Ahead of the 2014 FIFA World Cup, the Brazilian government spent 1.9 billion reais ($855 million) on security which, alongside paying for military and police personnel, included the purchase of equipment and weaponry. Elbit Systems won a Brazilian air force contract to supply a Hermes 900 drone equipped with an advanced intelligence-gathering system, adding to a fleet of drones the company previously sold the country. “[They] will carry safety and security missions in the 2014 FIFA World Cup games,” the company stated at the time. A representative declined to detail the value of the contract, citing client confidentiality.
Among other contracts awarded: another Israeli firm, Risco, provided security management and solutions for a new arena in Cuiabá; a Chinese company, Nuctech, installed 90 X-ray inspection systems and 600 pieces of equipment at stadiums; and U.S. firm iRobot Corp. won a $7.2 million contract for 30 robots capable of defusing bombs.
“It’s a highly competitive field,” said Robert Chacon, a former FBI agent who worked on counterterrorism at the Salt Lake City and 2004 Athens Olympics and is now a security consultant based in Brazil. “And it definitely is a cost that has skyrocketed.”
Industry revenues identified by researchers Memoori Business Intelligence give a sense of the scale. The global production of physical security products totaled $27.25 billion annually to the end of September 2015. Year-on-year increases are over 9 percent since 2011, it reported. Video surveillance and access-control gadgets account for three-quarters of the market. Noting the continual threat from terrorism, crime and theft, the authors confidently predicted, “The only factor that can stunt the growth of the market is the supply side.”
Venture capitalists buying security companies is another sign of industry profitability. Among the latest examples: Nice Systems, a global software company headquartered in Israel that won contracts for the Sochi Olympics and World Cup in Brazil, sold its physical security arm to Battery Ventures last year for up to $100 million. (The companies declined to detail the value of those contracts.)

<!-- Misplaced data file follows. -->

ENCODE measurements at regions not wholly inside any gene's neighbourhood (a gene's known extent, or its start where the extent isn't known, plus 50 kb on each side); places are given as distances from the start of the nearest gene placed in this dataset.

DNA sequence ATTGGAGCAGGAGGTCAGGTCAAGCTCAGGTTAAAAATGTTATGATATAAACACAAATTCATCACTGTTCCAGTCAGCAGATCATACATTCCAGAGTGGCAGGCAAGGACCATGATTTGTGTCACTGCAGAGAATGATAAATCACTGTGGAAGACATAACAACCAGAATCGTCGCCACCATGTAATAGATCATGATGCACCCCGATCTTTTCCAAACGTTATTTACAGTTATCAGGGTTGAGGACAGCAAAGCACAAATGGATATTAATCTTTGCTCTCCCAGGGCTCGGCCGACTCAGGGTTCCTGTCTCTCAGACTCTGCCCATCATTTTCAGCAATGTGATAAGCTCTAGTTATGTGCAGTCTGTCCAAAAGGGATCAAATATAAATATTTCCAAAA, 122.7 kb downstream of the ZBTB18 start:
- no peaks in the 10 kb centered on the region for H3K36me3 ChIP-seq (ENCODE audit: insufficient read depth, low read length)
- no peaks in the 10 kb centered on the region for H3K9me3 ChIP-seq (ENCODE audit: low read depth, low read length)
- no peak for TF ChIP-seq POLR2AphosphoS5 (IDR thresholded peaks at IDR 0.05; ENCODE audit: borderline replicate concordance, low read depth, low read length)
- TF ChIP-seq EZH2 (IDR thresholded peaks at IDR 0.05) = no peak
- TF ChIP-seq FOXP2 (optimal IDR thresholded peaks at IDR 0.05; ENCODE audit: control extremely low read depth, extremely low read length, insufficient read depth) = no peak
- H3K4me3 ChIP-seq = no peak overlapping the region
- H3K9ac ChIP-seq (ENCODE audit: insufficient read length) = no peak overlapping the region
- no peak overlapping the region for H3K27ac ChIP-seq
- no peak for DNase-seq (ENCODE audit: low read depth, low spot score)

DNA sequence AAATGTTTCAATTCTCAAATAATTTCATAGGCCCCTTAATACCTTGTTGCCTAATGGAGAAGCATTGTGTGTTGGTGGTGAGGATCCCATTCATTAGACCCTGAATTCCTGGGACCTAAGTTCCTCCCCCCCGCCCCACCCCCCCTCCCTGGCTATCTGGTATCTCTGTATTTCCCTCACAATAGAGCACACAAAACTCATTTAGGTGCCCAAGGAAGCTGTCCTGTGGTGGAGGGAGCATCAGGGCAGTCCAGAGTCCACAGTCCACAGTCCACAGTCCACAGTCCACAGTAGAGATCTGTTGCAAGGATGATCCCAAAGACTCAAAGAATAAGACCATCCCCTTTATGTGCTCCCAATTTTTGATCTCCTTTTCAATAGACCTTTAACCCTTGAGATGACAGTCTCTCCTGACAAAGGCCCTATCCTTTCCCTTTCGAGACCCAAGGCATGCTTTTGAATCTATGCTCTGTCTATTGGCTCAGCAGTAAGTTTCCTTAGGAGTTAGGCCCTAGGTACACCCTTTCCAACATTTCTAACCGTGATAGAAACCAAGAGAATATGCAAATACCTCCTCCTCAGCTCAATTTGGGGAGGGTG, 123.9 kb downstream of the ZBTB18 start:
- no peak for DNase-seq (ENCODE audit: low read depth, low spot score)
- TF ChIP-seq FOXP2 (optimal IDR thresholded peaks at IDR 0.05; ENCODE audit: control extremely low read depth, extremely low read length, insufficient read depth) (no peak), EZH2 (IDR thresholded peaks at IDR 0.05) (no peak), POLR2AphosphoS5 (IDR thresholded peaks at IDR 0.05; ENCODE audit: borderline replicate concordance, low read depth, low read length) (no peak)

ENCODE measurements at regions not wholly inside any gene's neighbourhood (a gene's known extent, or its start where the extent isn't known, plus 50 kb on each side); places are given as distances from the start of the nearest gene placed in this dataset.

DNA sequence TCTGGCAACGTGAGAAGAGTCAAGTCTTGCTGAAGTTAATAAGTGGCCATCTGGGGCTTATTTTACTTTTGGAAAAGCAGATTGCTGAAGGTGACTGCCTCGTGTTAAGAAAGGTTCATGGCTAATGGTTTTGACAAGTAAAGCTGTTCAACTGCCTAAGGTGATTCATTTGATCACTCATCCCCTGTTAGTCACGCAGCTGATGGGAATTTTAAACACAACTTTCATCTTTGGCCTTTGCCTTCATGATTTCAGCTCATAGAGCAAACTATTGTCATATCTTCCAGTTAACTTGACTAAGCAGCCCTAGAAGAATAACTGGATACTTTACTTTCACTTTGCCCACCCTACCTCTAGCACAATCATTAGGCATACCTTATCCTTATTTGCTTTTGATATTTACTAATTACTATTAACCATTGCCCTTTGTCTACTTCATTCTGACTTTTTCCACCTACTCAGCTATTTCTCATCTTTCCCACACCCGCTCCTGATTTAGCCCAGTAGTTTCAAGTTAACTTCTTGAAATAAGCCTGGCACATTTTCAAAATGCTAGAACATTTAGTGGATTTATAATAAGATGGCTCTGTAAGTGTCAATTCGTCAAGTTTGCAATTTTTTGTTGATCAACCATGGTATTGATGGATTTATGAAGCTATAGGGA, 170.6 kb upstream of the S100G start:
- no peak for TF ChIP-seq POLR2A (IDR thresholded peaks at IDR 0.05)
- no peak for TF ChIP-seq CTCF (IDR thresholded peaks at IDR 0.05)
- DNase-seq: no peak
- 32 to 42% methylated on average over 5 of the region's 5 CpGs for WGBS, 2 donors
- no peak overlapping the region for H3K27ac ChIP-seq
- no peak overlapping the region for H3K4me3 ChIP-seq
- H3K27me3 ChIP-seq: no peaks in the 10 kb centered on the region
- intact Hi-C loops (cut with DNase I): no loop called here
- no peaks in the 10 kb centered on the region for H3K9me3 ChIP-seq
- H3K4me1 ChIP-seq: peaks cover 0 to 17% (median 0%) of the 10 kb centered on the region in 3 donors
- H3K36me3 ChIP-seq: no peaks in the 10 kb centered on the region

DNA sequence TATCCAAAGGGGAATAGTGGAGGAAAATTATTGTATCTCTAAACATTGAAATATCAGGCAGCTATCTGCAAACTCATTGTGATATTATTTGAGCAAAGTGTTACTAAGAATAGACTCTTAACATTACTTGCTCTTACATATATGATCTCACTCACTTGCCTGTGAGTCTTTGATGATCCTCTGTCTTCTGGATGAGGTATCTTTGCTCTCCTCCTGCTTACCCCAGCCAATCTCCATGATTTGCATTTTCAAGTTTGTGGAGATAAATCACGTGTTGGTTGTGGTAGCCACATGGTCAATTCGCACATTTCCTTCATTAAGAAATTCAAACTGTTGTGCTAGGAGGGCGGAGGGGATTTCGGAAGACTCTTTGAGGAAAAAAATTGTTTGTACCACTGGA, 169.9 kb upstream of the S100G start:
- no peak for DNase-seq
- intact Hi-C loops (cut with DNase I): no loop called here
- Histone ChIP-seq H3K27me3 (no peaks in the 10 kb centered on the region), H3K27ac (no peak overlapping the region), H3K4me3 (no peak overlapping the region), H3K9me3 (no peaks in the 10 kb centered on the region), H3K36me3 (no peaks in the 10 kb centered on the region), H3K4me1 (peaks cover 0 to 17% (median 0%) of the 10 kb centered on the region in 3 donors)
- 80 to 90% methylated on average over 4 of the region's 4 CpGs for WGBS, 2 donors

“We’re seeing an unprecedented flow of capital from private equity firms into the security space, and I think that signals that this industry will continue to see expansion,” Merlin Guilbeau, the executive director of the Electronic Security Association, told a trade publication this month.
Dave Tyson, the chairman of industry advocate ASIS International, who was the chief security officer for the 2010 Winter Olympics in Vancouver, said the security business has diversified beyond the traditional three G’s — guns, guards and gates — to provide an array of technology. When it comes to big events, a small but prestigious slice of the overall action, this means the pie can still be carved into plenty of pieces. In Vancouver, he recalled, organizers awarded a single “monster contract” for security; that company then subcontracted work to smaller outfits. “There are no real global firms that do it all,” he said. “It’s always a compilation.”
Which companies win the security and other contracts depends on who’s hosting, according to Carol Evans, a senior program manager at R&D nonprofit Battelle, which has worked on Olympic projects. Some countries like Japan and the U.K. — which awarded nearly all its approximately $12 billion worth of 2012 Olympic-related contracts to British-based companies — favor homegrown players. But in other regions, such as the Americas and the Middle East, where local firms may lack the required specialization, big conglomerates can utilize events industry contacts and extensive know-how to prevail. “In this arena it is all about reputation and delivery,” said Evans.
‘We fear everything’
With the Olympics heading to Panasonic’s home country in 2020, the multinational is eyeing lucrative new contracts. As one of 11 worldwide Olympic partners — the highest level of sponsorship — it primarily provides digital audio-video equipment for the games. At its Tokyo showroom, the company is already displaying technology tailored for 2020 that it hopes to sell to organizers. This includes two products at the core of the security industry: a credit-card-like access pass with built-in facial recognition features, called wonder Japan pass, and a total surveillance system connecting tens of thousands of cameras and microphones with a network capable of utilizing sophisticated recognition software.